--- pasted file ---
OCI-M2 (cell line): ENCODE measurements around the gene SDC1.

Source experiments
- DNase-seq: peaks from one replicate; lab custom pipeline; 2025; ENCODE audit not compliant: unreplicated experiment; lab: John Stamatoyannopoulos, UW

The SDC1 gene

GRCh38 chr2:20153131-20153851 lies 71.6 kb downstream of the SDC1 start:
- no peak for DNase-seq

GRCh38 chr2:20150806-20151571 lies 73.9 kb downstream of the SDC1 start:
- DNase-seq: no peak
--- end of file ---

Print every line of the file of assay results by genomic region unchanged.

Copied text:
OCI-M2 (cell line): ENCODE measurements around the gene SDC1.

Source experiments
- DNase-seq: peaks from one replicate; lab custom pipeline; 2025; ENCODE audit not compliant: unreplicated experiment; lab: John Stamatoyannopoulos, UW

The SDC1 gene

GRCh38 chr2:20153131-20153851 lies 71.6 kb downstream of the SDC1 start:
- no peak for DNase-seq

GRCh38 chr2:20150806-20151571 lies 73.9 kb downstream of the SDC1 start:
- DNase-seq: no peak